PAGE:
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Home > Cricket > The Cup > Column > Sir Richard Hadlee

Sri Lanka's bowling attack will test the Aussies

April 28, 2007

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Who can stop the Australian juggernaut? The way they smashed the hapless South Africans in the semi-final on Wednesday, it appears they are destined to win their third consecutive World Cup.

Only Sri Lanka stand in their way now. The safe money though is on Australia to continue their demolition job simply because of their total dominance in previous matches -- 10 wins out of 10 is an amazing record and at no stage have they even been tested or threatened.

Even in the Super 8 match between the two finalists, the Aussies easily came out on top by seven wickets. This time though their opponents will be at full strength in the title clash having rested Chaminda Vaas and Muthiah Muralitharan for that game.

There are five survivors from the 1996 final at Lahore which Lanka won. Ricky Ponting and Glenn McGrath will be itching to avenge that defeat and make it a hat-trick of titles for Australia while Sanath Jayasuriya, Muralitharan and Vaas will be desperate to add to that solitary crown.

To add spice to the encounter, Lanka's Australian coach Tom Moody will now be busy plotting the downfall of his former teammates!

The Aussie batsmen have been unstoppable, scoring 300-plus in an innings on six occasions and not losing more than six wickets in any innings during the whole tournament.

Matthew Hayden, Ponting and Michael Clarke have all scored over 400 runs with Hayden threatening Sachin Tendulkar's record (675) of most runs in a single World Cup.

The bowling has been equally impressive with veteran McGrath the front-runner to be named 'player-of-the-tournament'. What a way for him to retire from the game, more so if they win the cup on Saturday!

The erratic and unpredictable Shaun Tait, the fastest bowler in the tournament, has also had a wonderful time in his maiden World Cup and Nathan Bracken and Brad Hogg have brilliantly complemented the pace duo.

Just look at their record in the tournament -- the highest total against them has been 294 and on five occasions, teams have scored 150 or less. Their winning margins have been massive -- from 215 runs to ten-wicket victories. However, the final should still be an intriguing encounter because of the unpredictable nature of sport and what can happen on a particular day.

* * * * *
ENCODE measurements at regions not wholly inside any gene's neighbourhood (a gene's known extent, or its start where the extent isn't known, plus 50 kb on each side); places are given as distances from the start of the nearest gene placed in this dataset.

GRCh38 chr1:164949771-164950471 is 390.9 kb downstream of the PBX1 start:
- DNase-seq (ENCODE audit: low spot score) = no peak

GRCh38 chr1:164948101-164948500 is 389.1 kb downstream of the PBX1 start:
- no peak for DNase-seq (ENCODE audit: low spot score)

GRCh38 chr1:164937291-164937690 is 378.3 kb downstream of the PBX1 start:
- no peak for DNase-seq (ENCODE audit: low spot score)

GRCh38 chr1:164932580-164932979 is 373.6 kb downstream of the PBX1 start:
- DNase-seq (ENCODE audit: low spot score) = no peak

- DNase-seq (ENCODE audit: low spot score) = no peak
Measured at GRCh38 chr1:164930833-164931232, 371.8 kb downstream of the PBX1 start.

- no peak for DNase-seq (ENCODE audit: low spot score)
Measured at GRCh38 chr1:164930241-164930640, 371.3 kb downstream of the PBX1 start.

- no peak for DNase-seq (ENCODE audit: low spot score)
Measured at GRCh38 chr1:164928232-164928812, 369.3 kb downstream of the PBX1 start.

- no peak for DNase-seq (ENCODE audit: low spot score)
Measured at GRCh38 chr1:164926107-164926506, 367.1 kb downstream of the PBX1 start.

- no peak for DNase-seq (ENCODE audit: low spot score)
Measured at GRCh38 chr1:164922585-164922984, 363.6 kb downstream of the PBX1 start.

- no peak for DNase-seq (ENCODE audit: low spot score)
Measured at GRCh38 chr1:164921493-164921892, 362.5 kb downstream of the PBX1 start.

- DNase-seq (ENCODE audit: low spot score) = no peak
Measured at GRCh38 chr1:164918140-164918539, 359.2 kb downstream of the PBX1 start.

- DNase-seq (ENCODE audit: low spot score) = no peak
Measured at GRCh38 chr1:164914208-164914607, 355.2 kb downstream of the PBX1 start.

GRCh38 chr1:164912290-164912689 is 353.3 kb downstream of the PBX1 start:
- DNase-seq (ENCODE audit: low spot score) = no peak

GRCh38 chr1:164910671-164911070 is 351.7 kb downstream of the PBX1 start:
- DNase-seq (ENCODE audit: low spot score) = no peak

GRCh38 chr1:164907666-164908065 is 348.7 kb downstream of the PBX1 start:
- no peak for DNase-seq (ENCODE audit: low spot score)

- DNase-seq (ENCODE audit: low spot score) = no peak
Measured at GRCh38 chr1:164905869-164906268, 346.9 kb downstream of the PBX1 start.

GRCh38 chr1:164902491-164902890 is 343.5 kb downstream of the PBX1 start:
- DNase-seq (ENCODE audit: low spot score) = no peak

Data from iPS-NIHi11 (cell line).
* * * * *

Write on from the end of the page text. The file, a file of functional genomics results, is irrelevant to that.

Can the Lankans put a halt to this awesome run of victories? That is the million-dollar question the cricket world is asking. 

Pressure can do funny things to players and teams and some players respond better than others. The bigger the occasion, the better they play or the more they crumble. Just look at the way the South Africans succumbed on Wednesday.

Although going by the form book it looks unlikely they will have a bad day, the law of averages suggests the Aussies are due to fail just like all the other teams have at some stage or the other over the past seven weeks.

The in-form Sri Lankans certainly deserve their place in the final. They have proved to be an efficient and capable unit with plenty of big-match performers. They completely outplayed, out-thought and out-classed the Kiwis in the first semi-final on Tuesday and have a team that is well balanced and capable of performing under any conditions.

Their bowling attack will test the Aussie batsmen with their nagging accuracy and skill. Murali has weaved his magic throughout the tournament, and with 23 wickets he is chasing McGrath who is on 25. He has posed problems for all batsmen but I have heard on good authority that Murali told an Australian player that the Aussies have played him better than any other team throughout his career.

That is not good news for the Lankans because if Murali fails to deliver, the contest could be all over.

Lasith Malinga, with his unusual action, bowled magnificently in the semis and was almost unplayable with the new ball. He is also well skilled with the old ball when it's reversing.

Sri Lanka have three world class bowlers, including Vaas, but must be concerned as to how well the third seamer and the part-timers can restrict the mighty Aussie batsmen.

Sri Lanka's batting depends heavily on their senior and experienced players. If Jayasuriya, whose record against Australia is average, is able to cut loose, Kumar Sangakkara plays well and Mahela Jayawardena can continue his impressive form, the middle order has the players capable of posting a competitive score. They will need every run possible.

With so many one-sided games to date, hopefully we will finally see a match befitting a final.

Previous columns:

- Sabina Park pitch may suit the Kiwis
Who are we to decide Tendulkar's fate?
- A strong India is good for world cricket
- Sri Lanka continue to be a threat
- Form favours Australia
Will India be bold enough to play two spinners?
- Time for a new world champion
- Captains need to be more aware 

-- Distributed by GE Features

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